An outtake from the iconic shoot with John Lennon and Yoko Ono, which took place hours before he was killed.
When it comes to role models, one of mine has always been Annie Leibovitz. She inspired me from a young age to study photography, and to this day her work sets a standard that few others can live up to. From her role as chief photographer for Rolling Stone magazine in the 70s, to touring photographer with the Rolling Stones, to her more recent fashion editorials, she has a gift for capturing people and history through her lens – some of the most iconic moments in music have been brought before our eyes because of her talent.
Pilgrimage is a book of photos that are unlike her other work – they contain no people. It began with a trip to Niagara falls with her daughters, and plans she had made with partner Susan Sontag, who has since passed. They had talked about making a book of all the places they wanted to go, and years later Leibovitz returned to the idea, and thus came Pilgrimage. The photos are of spaces, places, things – heavy with the ghosts of the legends who lived in and used them, like Virginia Woolf, Thoreau, Elvis, Georgia O’Keefe, and so on.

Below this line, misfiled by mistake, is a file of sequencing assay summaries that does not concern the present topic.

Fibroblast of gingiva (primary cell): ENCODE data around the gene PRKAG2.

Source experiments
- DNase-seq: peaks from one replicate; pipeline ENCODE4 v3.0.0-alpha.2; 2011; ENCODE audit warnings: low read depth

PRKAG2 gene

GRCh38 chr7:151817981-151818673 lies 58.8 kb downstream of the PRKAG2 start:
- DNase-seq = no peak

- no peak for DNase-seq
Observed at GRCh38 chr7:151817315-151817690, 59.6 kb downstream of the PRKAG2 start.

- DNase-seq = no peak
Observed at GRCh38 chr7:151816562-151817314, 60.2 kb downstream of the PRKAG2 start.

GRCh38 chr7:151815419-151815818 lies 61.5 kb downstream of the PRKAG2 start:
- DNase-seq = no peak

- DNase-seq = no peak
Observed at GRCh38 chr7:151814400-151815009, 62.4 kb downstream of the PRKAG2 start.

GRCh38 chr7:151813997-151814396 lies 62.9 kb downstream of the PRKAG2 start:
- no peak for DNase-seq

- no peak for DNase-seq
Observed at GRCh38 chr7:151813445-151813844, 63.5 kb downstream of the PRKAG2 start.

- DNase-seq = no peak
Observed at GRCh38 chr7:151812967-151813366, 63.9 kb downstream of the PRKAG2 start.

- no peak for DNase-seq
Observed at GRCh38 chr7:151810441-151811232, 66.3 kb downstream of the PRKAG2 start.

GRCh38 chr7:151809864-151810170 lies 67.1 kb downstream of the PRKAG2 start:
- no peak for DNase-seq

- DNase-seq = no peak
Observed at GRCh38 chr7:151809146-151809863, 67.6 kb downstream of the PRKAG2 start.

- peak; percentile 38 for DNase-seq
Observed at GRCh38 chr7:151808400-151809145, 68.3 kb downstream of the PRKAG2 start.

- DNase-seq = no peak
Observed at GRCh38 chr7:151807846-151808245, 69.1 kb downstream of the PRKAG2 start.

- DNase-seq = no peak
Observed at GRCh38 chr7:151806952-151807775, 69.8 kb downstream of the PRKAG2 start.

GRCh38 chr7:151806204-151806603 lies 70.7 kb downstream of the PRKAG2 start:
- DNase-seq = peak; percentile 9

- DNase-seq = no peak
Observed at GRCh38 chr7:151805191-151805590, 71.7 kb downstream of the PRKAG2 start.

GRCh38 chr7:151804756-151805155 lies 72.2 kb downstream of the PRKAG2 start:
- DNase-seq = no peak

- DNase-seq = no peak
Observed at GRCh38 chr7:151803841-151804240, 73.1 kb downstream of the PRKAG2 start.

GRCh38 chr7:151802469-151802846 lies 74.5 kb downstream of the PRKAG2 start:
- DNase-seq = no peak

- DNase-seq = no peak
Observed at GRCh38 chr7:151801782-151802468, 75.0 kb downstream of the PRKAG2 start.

“I NEEDED to save myself,” she says of the work contained in the book. “I needed to remind myself of what I like to do, what I can do.”
Emily Dickinson’s only surviving dress
Virginia Woolf’s Bedroom
Elvis’s Television, in storage at Graceland (he shot it).
Georgia O’Keefe’s handmade pastels
Annie Oakley’s heart target.
You can also see the photos on exhibit right now at the Smithsonian Museum in DC!